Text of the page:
The emergence of new bone grafting options and alternatives has led to significant uncertainty when determining the most appropriate product for surgical procedures requiring bone graft in orthopedics. Allografts, demineralized bone matrices (DBMs), synthetic bone graft substitutes, and osteoinductive growth factors are all viable options, yet there is a lack of data reporting clinical usage of these products. This correspondence reports on the use of bone grafting products at the Hospital for Special Surgery over a 27-month period and makes recommendations based upon surgical usage, safety, and cost. Approximately half (48.6%) of all bone graft substitutes were implanted during spinal surgery. Arthroplasty, trauma, and foot/hand cases all used considerable amounts of bone grafting products as well, (20.1%, 19.0, 12.1% respectively). Considerable differences were noticed in usage of bone grafting products among each orthopedic discipline. 14.4% of all bone graft substitutes used in arthroplasty were DBMs while 56.8% were allografts. 82% of trauma surgery, and 89% of foot/hand cases used DBM grafts. An increase in synthetic bone graft alternatives was noticed near the end of our investigation period.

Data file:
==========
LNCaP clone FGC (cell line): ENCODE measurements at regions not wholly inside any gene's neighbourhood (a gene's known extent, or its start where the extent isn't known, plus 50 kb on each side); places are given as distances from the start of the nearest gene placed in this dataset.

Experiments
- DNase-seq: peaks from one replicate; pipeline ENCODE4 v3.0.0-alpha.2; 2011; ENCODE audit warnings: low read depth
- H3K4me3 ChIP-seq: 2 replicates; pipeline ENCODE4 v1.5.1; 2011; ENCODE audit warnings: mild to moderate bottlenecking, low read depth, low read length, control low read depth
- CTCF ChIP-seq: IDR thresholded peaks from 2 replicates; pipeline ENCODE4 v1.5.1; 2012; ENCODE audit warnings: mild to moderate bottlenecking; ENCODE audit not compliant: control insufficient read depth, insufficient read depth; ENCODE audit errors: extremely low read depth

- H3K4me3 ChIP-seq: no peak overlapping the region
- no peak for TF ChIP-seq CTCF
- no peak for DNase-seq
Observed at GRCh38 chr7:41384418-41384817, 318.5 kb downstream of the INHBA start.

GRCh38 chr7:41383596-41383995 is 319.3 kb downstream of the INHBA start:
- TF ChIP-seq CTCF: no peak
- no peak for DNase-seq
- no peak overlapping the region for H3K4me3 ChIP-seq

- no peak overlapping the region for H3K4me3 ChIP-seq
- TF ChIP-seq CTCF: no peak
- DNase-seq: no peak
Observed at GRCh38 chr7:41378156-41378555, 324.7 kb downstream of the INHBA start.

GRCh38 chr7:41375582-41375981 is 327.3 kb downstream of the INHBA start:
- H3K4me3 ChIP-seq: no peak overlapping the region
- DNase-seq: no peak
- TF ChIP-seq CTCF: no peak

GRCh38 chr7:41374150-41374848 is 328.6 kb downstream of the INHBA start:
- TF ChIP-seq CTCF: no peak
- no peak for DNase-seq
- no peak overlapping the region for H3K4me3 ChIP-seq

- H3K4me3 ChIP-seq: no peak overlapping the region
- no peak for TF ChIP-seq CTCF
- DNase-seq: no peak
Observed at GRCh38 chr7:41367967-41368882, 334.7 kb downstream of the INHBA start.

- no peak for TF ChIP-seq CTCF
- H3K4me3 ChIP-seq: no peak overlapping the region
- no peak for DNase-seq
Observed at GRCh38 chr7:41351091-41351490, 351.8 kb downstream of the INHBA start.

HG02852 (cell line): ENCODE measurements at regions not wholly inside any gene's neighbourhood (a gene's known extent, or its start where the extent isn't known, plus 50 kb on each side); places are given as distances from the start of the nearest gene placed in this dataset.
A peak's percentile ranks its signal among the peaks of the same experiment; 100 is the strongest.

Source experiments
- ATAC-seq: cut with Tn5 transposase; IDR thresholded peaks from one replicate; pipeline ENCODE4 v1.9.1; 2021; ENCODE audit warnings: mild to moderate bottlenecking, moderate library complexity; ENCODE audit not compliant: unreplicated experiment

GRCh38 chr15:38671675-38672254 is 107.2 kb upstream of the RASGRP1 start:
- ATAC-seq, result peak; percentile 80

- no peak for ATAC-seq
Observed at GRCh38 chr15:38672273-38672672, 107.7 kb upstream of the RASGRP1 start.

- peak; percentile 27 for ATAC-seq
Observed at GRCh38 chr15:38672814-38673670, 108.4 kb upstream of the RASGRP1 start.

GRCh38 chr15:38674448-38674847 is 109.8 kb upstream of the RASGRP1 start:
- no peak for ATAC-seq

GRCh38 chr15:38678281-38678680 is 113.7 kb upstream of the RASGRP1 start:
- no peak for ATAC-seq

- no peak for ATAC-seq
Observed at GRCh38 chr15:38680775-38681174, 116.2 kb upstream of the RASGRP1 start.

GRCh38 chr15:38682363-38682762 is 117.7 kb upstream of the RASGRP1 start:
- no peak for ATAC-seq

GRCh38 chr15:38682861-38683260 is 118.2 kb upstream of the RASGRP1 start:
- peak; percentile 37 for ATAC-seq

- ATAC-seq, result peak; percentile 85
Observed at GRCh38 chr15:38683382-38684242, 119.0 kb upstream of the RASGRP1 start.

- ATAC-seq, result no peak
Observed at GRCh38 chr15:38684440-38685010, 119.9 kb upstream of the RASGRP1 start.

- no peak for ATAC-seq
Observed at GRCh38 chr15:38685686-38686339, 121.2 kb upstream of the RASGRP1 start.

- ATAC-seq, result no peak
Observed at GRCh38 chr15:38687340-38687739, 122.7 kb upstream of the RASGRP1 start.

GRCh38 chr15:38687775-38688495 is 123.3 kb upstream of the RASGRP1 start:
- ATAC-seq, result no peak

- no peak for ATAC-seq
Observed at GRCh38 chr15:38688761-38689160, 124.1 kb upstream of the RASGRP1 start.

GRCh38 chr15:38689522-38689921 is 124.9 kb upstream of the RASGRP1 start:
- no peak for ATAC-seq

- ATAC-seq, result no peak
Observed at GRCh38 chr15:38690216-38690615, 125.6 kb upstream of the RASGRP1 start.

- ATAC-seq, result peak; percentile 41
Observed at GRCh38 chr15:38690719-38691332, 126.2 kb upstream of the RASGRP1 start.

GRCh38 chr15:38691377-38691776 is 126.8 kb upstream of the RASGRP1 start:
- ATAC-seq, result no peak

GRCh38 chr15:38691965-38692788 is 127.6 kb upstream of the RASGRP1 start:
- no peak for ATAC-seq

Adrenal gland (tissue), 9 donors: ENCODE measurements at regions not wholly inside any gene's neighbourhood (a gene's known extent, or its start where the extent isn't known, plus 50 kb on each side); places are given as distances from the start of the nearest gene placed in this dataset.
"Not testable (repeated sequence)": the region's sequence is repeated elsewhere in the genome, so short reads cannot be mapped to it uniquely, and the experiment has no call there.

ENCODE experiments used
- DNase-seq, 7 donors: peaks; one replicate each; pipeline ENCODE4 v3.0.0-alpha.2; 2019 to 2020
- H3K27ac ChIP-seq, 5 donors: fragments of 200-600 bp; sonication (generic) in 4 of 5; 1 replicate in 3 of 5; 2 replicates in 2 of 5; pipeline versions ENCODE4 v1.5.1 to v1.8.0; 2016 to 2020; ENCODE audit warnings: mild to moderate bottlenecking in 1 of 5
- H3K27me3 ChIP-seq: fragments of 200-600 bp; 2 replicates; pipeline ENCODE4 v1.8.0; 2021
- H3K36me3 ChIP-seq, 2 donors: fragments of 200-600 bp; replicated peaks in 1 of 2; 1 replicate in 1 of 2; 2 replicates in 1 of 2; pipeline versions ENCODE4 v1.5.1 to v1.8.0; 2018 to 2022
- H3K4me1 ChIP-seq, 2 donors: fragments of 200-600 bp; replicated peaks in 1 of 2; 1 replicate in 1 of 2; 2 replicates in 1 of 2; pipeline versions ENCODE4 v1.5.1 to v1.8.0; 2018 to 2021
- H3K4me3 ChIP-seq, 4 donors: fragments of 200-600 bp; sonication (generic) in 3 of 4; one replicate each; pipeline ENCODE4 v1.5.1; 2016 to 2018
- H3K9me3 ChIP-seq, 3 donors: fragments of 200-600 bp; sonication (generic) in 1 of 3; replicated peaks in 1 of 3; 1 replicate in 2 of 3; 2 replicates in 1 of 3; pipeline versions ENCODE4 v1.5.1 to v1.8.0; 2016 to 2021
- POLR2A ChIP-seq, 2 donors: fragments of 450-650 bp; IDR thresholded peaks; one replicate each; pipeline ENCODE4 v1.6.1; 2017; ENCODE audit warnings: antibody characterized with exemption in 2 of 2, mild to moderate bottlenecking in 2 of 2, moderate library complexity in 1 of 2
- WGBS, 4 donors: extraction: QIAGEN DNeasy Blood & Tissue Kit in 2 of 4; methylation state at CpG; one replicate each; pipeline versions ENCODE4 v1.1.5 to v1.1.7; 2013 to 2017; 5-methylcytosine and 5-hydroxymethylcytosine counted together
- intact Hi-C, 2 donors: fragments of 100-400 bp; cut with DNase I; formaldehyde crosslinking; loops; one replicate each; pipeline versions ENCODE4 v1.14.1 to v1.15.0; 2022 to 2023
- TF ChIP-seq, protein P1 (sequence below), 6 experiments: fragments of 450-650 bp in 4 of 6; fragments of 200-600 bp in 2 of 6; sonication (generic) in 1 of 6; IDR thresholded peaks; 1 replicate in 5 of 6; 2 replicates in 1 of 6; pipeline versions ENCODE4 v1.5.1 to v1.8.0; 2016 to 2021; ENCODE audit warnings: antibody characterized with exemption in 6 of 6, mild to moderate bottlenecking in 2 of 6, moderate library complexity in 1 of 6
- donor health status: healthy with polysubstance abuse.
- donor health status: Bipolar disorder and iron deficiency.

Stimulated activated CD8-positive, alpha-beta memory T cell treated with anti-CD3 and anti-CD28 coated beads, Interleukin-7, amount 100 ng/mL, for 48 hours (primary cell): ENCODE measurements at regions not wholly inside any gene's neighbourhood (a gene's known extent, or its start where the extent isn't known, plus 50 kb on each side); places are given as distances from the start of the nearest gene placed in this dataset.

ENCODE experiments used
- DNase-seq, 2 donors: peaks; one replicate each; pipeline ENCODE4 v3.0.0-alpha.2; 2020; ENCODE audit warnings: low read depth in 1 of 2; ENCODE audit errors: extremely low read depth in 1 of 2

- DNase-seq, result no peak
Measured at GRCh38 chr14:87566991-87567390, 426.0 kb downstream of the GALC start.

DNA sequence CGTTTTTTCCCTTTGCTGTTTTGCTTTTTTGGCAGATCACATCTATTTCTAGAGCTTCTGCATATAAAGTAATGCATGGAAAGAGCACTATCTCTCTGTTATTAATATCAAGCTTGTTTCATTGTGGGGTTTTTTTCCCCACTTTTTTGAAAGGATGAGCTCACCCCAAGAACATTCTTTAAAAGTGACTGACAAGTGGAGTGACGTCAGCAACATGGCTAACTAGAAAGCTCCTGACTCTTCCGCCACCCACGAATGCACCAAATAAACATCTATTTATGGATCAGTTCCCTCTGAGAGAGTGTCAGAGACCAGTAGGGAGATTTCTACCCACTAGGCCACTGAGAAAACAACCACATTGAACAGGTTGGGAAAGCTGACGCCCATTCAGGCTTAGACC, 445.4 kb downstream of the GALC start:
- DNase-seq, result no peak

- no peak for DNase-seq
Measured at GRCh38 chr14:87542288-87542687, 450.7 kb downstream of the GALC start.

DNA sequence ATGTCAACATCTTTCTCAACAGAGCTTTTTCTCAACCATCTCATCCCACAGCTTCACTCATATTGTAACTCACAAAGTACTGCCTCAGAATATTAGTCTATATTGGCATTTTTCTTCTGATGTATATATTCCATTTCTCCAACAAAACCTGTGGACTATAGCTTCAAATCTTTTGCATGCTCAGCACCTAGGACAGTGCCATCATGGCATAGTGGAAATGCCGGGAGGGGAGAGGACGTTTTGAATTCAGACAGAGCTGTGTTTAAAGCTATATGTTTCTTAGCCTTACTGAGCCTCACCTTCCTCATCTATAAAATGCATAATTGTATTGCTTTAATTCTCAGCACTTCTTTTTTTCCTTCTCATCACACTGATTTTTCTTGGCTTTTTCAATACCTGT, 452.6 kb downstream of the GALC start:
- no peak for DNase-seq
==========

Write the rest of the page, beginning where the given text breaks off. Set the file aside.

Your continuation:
This article appears in HSS Journal: Volume 1, Number 1.
This article appeared at springerlink.de.
About the HSS Journal
HSS Journal, an academic peer-reviewed journal, is published twice a year, February and September, and features articles by internal faculty and HSS alumni that present current research and clinical work in the field of musculoskeletal medicine performed at HSS, including research articles, surgical procedures, and case reports.